Wednesday, April 27, 2016


On the way back from Asheville the other night I stopped off at about 9 at a Sheetz to get gas and something to eat. Not the best food, but the quickest way to get something less than utterly disgusting and get gas. I was proud of my logic.

So I filled up and got me a fish sandwich, put some Dinosaur Jr. into the car stereo and was psyched for the last leg of my journey. I got back on the highway. A few minutes down the road I saw a sign that said Statesville 13 miles, Asheville 112 miles and I cursed myself mightily. I had made the rookie error of getting back on the highway going the wrong direction. I probably added 25-30 minutes to my trip by the time I was able to turn around.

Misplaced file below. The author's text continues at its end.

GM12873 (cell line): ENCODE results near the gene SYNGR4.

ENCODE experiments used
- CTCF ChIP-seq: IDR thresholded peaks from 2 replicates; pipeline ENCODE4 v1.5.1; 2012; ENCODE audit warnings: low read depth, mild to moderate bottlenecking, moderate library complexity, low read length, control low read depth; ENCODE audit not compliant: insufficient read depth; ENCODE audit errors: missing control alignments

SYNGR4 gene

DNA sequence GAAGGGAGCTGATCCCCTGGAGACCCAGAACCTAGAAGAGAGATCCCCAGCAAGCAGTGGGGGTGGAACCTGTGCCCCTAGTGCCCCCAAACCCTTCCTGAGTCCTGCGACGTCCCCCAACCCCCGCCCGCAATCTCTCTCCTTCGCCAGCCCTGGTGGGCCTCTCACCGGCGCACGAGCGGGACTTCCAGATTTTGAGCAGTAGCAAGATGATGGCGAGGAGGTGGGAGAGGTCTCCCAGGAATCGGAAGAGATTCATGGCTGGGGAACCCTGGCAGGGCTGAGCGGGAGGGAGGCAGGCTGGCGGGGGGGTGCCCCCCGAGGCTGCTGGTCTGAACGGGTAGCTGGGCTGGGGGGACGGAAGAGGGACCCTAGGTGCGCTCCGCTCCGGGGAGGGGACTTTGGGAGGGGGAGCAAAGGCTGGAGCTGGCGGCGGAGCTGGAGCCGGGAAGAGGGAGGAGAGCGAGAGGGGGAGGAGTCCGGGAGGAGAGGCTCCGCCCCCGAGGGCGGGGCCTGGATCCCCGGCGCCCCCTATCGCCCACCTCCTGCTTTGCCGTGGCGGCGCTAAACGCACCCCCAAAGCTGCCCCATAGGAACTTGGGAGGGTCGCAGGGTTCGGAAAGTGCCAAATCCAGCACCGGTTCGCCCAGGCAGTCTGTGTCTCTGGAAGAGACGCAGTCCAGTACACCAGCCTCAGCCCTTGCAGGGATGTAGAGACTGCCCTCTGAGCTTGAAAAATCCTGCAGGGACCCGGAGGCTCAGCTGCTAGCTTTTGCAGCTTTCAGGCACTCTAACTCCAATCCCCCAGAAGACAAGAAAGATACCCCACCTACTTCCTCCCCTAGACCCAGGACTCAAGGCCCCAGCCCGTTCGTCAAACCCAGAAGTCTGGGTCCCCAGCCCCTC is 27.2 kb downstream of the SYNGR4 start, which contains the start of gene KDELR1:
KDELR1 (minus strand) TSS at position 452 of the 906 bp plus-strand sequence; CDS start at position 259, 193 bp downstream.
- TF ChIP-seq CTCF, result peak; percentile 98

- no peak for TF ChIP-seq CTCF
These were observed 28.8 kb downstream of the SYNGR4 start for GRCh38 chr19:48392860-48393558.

I have speculated before on the way that Google Maps has caused my tendency to learn roads and internalize directions to atrophy. I trust the device almost entirely, so I space out and don't learn my way around. Cary and Raleigh, in particular, remain terrae incognitae for me to a great extent, especially Cary, because I let Sergei and Larry do the heavy lifting, space out, and coast along going tra la la or, just as likely, perseverating about something I will have forgotten about in 4 days.

But this was the first time that it made me think that not only was I not learning specific regions, but that my attentiveness to direction in general had somehow begun to slip. Now, it was, admittedly, rather late, and I had had a long day of learning about the ravages of the opioid epidemic, and I am also getting older, but still. Getting on the interstate in the wrong direction is a new one.

Excitement about the fish sandwich and rock and roll admittedly played their parts as well.

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